Congress takes step to extend children’s healthcare program
Congress is taking its first step toward extending the popular Children's Health Insurance Program (CHIP) past next year, when more than 8 million children will lose their health coverage unless lawmakers take action. Sen. Jay Rockefeller (D-W.Va.) introduced legislation Wednesday that would fund CHIP through 2019. While the program is currently authorized through that year, its budget is set to expire next September. (The Hill, 6/11)
The tragic, maddening failure of America's juvenile justice system
When you start reading Nell Bernstein's haunting book about juvenile justice in America, you'll surely become heartbroken at the ways in which our nation systematically abuses, neglects, tortures, and otherwise ruins the lives of generations of children. No parent in America could read this wrenching work and not be touched to tears by its depictions of what our laws and our public officials do to our kids. (Juvenile Justice Information Exchange, 6/11)



Sex education 'not taught properly by schools'
Current legislation on sex education is confusing and allows some schools to avoid teaching the subject beyond the basics, say campaigners. The Sex Education Forum wants all state primary and secondary schools to teach about consent and relationships. It argues that all young people should be given the confidence to say "No" and need better knowledge of their bodies in order to stay safe and healthy. (BBC, 6/6)

Students' sexual and mental health services hit by cuts
Students and doctors have warned the Health Secretary, Jeremy Hunt, that he risks "failing an entire generation", as university GP practices attempt to cope with funding cuts which they say threaten to shut down surgeries and wipe out vital sexual and mental health services for students. Several specialist student practices have been disproportionately hit by changes to GP funding, which doctors say has "pulled away the safety net" for surgeries. (The Independent, 6/8)

Mitigating the global malnutrition crisis, with a focus on adolescence
The period between conception and a child's 2nd birthday (the first 1,000 days) is a particularly critical time for health interventions. However, there are other key, but neglected, tipping points along the lifecycle when it comes to health, and particularly nutrition. One critical but neglected period is adolescence, particularly in girls. (Medical Xpress, 6/12)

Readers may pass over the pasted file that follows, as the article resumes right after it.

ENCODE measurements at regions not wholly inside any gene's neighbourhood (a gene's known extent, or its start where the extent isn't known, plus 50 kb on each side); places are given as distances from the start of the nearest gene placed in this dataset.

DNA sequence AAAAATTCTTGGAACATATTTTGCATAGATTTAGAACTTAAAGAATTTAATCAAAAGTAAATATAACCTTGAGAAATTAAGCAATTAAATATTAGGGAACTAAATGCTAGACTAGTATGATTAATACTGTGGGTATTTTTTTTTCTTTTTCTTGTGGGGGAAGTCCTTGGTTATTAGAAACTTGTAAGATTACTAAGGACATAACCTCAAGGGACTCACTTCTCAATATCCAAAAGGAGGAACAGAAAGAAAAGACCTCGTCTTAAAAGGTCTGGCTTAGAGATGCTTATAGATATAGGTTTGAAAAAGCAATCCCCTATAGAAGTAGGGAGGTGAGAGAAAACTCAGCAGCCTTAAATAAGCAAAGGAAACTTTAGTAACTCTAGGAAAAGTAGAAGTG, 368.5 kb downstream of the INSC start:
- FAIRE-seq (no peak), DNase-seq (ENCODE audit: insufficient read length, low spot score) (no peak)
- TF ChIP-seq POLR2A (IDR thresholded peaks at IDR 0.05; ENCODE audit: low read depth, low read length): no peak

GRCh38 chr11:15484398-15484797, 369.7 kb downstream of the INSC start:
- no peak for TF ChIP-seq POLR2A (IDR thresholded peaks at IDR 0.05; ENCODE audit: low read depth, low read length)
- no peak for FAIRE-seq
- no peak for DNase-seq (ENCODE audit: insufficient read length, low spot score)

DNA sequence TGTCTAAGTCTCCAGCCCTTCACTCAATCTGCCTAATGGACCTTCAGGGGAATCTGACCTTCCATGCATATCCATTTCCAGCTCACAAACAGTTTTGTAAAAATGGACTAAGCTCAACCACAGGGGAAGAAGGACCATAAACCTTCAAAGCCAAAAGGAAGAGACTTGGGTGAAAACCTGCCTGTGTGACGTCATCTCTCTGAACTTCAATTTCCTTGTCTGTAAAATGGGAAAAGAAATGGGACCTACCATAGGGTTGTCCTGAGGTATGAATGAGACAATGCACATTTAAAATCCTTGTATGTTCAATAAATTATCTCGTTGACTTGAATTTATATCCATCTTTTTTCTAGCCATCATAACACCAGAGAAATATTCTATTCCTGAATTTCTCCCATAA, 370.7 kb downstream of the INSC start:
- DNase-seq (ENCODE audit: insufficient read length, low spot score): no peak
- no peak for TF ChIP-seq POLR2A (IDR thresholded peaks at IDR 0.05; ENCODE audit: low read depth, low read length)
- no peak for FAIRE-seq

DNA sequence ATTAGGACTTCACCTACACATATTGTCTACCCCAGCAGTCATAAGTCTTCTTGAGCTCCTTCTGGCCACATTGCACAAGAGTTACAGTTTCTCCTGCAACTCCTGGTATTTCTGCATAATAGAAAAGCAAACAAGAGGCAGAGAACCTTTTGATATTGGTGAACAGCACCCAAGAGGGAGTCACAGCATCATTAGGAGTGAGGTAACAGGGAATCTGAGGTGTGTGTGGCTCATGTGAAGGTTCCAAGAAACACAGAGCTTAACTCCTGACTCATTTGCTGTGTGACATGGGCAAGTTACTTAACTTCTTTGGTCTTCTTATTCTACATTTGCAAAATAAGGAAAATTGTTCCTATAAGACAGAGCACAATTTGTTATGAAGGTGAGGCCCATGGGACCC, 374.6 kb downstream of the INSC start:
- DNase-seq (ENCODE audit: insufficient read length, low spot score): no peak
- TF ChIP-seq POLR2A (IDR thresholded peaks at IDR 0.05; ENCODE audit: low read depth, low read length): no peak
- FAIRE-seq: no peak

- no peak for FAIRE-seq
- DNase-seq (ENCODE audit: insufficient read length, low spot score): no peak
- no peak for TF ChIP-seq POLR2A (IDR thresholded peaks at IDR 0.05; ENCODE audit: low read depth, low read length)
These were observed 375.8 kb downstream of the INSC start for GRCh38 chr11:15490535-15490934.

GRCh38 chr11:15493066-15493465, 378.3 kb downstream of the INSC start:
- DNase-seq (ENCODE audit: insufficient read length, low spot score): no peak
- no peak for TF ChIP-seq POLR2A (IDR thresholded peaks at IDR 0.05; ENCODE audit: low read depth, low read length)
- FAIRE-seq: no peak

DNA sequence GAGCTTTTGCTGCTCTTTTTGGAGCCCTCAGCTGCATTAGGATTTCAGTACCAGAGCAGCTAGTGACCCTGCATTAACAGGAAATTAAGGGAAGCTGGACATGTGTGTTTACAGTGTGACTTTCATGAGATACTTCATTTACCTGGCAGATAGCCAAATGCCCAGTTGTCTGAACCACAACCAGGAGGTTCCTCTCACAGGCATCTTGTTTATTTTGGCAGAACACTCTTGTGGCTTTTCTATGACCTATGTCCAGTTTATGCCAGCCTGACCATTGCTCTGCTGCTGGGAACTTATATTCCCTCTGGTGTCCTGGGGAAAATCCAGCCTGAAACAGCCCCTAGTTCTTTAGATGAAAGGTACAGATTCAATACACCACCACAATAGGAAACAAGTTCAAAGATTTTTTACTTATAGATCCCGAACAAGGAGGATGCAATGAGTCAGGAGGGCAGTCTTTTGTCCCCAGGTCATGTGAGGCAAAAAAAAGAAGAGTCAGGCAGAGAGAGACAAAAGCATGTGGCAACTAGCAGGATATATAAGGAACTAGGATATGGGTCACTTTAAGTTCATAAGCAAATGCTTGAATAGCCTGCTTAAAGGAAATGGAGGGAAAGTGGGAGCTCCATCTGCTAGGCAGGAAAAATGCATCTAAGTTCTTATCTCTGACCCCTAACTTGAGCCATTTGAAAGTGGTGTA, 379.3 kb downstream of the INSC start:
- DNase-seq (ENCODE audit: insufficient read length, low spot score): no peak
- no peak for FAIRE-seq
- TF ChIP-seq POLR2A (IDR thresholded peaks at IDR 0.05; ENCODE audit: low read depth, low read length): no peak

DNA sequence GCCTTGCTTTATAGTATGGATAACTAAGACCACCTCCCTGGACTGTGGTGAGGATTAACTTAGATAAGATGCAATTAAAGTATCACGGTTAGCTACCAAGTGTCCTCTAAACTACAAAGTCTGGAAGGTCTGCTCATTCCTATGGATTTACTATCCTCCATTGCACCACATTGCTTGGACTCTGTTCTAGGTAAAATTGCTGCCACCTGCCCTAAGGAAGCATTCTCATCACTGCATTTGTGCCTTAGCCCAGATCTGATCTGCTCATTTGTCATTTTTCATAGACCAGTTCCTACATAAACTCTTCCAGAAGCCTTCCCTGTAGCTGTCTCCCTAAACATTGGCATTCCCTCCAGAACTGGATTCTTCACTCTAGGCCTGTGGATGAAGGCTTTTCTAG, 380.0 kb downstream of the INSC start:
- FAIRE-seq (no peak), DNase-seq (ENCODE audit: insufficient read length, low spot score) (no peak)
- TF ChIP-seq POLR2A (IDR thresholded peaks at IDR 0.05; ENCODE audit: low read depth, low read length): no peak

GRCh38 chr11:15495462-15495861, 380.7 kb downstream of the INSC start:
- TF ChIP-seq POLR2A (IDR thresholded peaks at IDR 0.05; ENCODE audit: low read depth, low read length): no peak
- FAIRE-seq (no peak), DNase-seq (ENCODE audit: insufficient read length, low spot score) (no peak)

Youth Risk Behavior Surveillance — United States, 2013 
Certain health-risk behaviors are among the leading causes of morbidity and mortality among youth and adults in the United States. To compare the prevalence of these behaviors among subpopulations of students, the Youth Risk Behavior Surveillance System monitors six categories of risk behaviors among youth and young adults. This report presents findings for 2013.



Mobile game for teen girls targets eating disorders
High School Story, a free game app aimed at teen girls, launched a new version of its game on Thursday addressing eating disorders and body image issues. The story line, written with input from the National Eating Disorders Association, exposes the game’s 10 million players to plot lines that deal with common scenarios teens encounter in high school: extreme dieting, body hatred, and the desire to digitally alter images to slim thighs or a bulging belly. (Boston Globe, 6/10)


Hospice Foundation of America Webinar Focuses on Adolescents and Traumatic Loss
Hospice Foundation of America (HFA) will present a live, online webinar focusing on Adolescents and Traumatic Loss on Tuesday, June 17, from noon—1:30pm ET. Kenneth J. Doka, PhD and Carla Sofka, PhD, MSW, will discuss traumatic losses such as accidents or violence that remain leading causes of adolescent death. This webinar will address the nature of these losses as well as approaches to intervention and prevention.

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A Weekly Digest of Adolescent Health News in Traditional and New Media